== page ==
Deciding what’s normal and what’s not for your organization depends on understanding behavior, as well as who your adversaries are. With your commodity solutions, you’re going to hope that something hits a signature so that you can respond effectively to a specific threat. But, there’s no validation occurring for how well you’re doing against specific types of attacks, particularly when the attacks themselves are evolving.
Using MITRE ATT&CK for emulation exercises
One way to test your security posture is through an exercise called emulation. Emulation is going through the tactics, techniques and procedures of an attacker to mimic those attacks to see how effective your defenses are against them.
I like using the MITRE ATT&CK framework. They break down multiple phases of an attack and identify what initial access looks like, what privilege escalation looks like, where a lateral move occurs, where acceleration happens, etc. Then you can start to build an understanding around what controls your organization has in place, which can allow you to move beyond commodity and respond much more effectively.
As an example, in MITRE ATT&CK, you can go to the “group” section and select all the ransomware groups. From there you can define the TTPs that they use, map those to your specific technologies to see if your defenses are effective. Doing an emulation exercise like this can help you validate the controls you have in your environment.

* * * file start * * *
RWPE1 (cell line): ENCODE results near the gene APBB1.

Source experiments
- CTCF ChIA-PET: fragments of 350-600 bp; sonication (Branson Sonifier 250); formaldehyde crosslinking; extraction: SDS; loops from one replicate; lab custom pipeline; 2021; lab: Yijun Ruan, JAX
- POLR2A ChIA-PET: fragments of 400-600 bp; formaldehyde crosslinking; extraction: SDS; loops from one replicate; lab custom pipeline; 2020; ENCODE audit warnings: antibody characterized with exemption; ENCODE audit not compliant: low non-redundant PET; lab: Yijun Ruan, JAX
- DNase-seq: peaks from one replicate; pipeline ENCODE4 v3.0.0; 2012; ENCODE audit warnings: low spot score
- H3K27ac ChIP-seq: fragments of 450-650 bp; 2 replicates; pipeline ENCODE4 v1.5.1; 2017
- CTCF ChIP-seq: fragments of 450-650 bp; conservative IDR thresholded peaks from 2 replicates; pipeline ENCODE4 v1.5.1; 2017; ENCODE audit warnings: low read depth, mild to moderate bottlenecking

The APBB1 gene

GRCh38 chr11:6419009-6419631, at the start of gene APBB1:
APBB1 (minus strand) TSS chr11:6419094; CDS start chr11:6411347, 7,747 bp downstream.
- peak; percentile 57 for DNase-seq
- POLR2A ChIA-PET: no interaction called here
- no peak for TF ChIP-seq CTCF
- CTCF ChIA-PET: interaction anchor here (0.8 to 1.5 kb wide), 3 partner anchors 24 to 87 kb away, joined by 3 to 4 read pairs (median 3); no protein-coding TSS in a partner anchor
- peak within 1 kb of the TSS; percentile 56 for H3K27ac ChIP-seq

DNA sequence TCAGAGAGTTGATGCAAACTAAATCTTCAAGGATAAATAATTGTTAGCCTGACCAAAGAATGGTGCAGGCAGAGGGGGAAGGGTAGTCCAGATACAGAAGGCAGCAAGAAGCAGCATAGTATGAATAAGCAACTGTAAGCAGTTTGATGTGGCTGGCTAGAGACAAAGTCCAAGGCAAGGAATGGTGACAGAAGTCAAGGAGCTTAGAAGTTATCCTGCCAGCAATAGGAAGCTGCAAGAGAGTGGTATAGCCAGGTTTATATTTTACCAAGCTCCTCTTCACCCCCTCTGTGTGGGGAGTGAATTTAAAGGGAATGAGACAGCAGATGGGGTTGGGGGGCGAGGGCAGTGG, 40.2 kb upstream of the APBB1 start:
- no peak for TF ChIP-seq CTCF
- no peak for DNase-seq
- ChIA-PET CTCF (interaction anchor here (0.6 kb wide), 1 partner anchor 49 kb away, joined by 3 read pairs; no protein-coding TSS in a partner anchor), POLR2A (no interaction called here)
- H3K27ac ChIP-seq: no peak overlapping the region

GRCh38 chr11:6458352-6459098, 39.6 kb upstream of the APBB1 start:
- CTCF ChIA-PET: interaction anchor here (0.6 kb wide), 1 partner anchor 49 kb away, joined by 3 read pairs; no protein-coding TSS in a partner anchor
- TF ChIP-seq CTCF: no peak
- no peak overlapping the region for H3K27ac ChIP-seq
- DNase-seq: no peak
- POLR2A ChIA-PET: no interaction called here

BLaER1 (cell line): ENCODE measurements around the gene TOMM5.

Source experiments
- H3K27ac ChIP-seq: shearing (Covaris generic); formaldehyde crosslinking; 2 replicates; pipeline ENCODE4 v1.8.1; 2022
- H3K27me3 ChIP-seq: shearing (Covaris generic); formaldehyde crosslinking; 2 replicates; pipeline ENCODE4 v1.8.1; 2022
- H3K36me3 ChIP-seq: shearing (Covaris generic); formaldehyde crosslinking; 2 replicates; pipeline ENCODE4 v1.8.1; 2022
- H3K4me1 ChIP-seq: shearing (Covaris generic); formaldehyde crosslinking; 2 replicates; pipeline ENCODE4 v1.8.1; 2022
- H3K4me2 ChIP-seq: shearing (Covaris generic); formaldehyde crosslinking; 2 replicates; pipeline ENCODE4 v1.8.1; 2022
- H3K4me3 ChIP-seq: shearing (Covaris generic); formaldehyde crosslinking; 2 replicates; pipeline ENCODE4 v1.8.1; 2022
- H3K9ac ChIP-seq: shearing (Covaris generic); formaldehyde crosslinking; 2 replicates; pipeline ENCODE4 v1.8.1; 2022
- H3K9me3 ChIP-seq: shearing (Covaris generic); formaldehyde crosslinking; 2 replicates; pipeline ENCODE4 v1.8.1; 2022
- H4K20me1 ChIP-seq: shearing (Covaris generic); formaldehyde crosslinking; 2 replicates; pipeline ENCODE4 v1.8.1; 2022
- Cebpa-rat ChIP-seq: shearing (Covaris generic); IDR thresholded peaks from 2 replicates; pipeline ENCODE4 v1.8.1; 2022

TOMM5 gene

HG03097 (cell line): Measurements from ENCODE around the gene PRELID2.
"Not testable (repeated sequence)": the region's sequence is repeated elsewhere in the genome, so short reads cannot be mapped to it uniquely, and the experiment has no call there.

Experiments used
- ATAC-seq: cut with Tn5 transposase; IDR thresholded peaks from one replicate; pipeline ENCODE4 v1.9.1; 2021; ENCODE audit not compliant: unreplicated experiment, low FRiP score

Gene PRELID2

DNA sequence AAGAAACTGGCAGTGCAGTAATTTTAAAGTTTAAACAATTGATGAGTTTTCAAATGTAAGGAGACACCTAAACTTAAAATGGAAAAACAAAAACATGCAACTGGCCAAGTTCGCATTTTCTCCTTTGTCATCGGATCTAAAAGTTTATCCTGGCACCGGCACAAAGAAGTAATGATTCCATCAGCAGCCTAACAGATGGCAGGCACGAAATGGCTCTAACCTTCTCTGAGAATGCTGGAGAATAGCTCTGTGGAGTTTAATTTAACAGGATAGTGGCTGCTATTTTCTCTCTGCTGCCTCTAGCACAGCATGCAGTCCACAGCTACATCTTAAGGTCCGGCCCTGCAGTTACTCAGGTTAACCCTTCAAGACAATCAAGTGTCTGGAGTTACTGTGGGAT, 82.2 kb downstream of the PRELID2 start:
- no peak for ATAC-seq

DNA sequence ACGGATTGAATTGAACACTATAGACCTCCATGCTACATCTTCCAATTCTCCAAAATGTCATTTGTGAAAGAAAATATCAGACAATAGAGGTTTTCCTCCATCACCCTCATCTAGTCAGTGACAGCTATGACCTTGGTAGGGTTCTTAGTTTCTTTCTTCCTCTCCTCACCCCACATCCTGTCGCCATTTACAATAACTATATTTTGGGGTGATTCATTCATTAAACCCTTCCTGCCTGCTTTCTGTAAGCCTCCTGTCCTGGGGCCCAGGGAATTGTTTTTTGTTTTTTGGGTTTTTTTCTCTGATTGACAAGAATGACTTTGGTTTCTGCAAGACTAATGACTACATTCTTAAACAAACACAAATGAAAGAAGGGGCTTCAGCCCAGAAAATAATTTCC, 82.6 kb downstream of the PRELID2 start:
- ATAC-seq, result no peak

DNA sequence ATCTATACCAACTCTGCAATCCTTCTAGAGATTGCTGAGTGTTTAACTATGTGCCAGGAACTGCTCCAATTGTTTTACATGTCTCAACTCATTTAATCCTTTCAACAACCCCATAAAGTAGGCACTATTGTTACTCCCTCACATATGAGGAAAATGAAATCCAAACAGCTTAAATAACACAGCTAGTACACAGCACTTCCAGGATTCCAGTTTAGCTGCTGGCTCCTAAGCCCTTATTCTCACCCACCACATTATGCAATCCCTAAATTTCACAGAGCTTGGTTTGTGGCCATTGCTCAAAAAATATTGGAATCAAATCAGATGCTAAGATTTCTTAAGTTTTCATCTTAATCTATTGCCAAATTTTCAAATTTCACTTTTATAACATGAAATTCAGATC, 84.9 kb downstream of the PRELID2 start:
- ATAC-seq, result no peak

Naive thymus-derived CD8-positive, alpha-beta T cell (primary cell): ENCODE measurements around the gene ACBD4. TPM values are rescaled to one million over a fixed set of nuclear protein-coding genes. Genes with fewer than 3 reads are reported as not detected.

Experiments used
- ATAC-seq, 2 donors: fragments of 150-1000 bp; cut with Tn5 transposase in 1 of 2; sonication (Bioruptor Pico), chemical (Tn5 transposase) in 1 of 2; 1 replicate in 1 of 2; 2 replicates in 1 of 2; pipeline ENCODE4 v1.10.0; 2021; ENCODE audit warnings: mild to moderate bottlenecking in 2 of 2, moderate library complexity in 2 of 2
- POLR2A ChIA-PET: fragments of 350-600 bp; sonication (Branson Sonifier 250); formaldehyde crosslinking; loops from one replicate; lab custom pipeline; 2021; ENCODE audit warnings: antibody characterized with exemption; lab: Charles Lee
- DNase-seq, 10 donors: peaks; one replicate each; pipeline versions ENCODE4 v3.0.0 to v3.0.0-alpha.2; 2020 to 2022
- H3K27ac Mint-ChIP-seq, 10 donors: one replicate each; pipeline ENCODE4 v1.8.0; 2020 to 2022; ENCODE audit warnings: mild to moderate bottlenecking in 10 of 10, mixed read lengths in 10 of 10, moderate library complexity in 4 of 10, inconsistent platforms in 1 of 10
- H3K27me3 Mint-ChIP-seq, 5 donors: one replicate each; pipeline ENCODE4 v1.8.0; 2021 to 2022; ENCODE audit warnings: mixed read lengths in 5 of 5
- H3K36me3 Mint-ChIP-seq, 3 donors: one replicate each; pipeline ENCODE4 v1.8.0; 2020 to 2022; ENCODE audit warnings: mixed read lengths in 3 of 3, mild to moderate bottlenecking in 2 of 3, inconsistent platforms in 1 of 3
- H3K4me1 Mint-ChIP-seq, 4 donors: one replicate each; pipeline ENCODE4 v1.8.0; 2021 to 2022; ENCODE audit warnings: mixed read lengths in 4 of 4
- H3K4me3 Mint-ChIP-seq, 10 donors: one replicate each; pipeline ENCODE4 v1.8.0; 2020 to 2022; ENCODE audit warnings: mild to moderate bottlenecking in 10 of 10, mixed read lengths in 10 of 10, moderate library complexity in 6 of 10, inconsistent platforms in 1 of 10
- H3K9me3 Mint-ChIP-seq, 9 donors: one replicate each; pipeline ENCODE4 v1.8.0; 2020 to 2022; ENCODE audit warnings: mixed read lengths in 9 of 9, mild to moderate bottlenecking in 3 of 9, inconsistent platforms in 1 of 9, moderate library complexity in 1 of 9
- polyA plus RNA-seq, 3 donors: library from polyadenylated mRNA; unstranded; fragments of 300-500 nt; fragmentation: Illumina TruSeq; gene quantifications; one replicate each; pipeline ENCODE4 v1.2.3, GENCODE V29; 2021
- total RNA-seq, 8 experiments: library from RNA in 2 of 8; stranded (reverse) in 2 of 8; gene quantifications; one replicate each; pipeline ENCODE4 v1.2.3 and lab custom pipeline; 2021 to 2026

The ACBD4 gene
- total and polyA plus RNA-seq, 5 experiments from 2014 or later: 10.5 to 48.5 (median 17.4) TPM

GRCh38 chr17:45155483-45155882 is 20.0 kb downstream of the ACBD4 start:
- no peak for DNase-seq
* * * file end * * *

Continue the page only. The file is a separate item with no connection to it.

Understand recent attacks and define your threat model
Use some data from some recent attacks, like the Colonial Pipeline and JBS attacks. Take a look at the analysis of these attacks from your threat intelligence sources, or from public information. See how good you are when compared to these types of attacks, and how fast you could get new detections put into place so that your organization has good coverage and effectiveness over those different areas. Organizations need a very fast workflow of being able to conduct emulations and get detections into production to stay on top of these attacks.